ALTER TABLE Syntax

10 February 2012 By Praveen Macherla 604 views No Comment
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Besides creating table, MySQL allows you to alter existing table structures with a lot of options. Here is the ALTER TABLE statement:

ALTER [IGNORE] TABLE table_name options[, options...]
options:
ADD [COLUMN] create_definition [FIRST | AFTER col_name ]
or ADD [COLUMN] (create_definition, create_definition,…)
or ADD INDEX [index_name] (index_col_name,…)
or ADD PRIMARY KEY (index_col_name,…)
or ADD UNIQUE [index_name] (index_col_name,…)
or ADD FULLTEXT [index_name] (index_col_name,…)
or ADD [CONSTRAINT symbol] FOREIGN KEY [index_name] (index_col_name,…)
[reference_definition]
or ALTER [COLUMN] col_name {SET DEFAULT literal | DROP DEFAULT}
or CHANGE [COLUMN] old_col_name create_definition
[FIRST | AFTER column_name]
or MODIFY [COLUMN] create_definition [FIRST | AFTER col_name]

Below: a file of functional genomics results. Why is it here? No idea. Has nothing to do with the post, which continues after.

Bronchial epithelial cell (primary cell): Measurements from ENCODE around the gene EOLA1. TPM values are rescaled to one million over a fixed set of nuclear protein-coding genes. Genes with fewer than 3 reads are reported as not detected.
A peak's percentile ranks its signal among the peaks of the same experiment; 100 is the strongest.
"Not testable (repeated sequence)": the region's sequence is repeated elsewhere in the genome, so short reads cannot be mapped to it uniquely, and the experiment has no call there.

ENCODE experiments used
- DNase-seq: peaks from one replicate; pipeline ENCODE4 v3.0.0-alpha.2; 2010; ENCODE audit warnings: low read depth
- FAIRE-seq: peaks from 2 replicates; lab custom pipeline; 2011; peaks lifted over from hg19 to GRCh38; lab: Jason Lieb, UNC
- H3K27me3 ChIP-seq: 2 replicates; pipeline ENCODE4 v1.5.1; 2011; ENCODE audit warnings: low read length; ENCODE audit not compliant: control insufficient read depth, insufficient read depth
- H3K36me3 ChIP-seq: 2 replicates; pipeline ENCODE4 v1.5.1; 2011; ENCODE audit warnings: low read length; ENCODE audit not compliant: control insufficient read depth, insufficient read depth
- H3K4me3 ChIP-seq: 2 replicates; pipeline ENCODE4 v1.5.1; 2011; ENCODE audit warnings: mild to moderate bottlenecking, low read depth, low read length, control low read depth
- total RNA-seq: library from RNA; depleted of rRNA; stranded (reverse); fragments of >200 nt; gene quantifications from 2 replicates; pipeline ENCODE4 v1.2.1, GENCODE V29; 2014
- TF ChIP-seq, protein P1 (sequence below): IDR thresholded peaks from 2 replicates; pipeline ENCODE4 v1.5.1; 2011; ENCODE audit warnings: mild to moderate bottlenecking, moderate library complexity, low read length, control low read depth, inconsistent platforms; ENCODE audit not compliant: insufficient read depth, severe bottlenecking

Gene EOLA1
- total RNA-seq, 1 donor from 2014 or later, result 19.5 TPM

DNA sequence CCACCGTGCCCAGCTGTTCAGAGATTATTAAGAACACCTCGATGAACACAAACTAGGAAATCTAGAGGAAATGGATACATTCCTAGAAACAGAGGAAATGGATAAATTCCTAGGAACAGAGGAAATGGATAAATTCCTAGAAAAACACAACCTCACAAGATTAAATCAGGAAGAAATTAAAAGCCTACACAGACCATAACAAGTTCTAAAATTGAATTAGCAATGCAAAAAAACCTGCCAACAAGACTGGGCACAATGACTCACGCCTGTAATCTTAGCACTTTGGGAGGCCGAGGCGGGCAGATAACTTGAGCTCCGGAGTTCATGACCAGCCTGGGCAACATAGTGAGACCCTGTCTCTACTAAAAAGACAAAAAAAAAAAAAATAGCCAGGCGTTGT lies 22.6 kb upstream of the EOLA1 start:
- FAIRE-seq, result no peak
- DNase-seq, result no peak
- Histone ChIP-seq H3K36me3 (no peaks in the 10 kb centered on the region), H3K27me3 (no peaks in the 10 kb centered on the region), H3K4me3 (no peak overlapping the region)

or DROP [COLUMN] col_name
or DROP PRIMARY KEY
or DROP INDEX index_name
or DISABLE KEYS
or ENABLE KEYS
or RENAME [TO] new_table_name
or ORDER BY col_name
or table_options

Most of these options are obvious. We will explain some here:

  • The CHANGE and MODIFY are the same, they allow you to change the definition of the column or its position in the table.
  • The DROP COLUMN will drop the column of the table permanently, if the table contains data, all the data of that column will be lost.
  • The DROP PRIMARY KEY and DROP INDEX only remove the primary key or index of the column.
  • The RENAME Clause allows you the change the table name to the new one.

Eg:
In this example, we add a new column ‘college’ to our table ‘student’. The column will be added at the end of the table. You can also specify the position of the column using the ‘after’ keyword.

ALTER TABLE student ADD COLUMN college VARCHAR(30);

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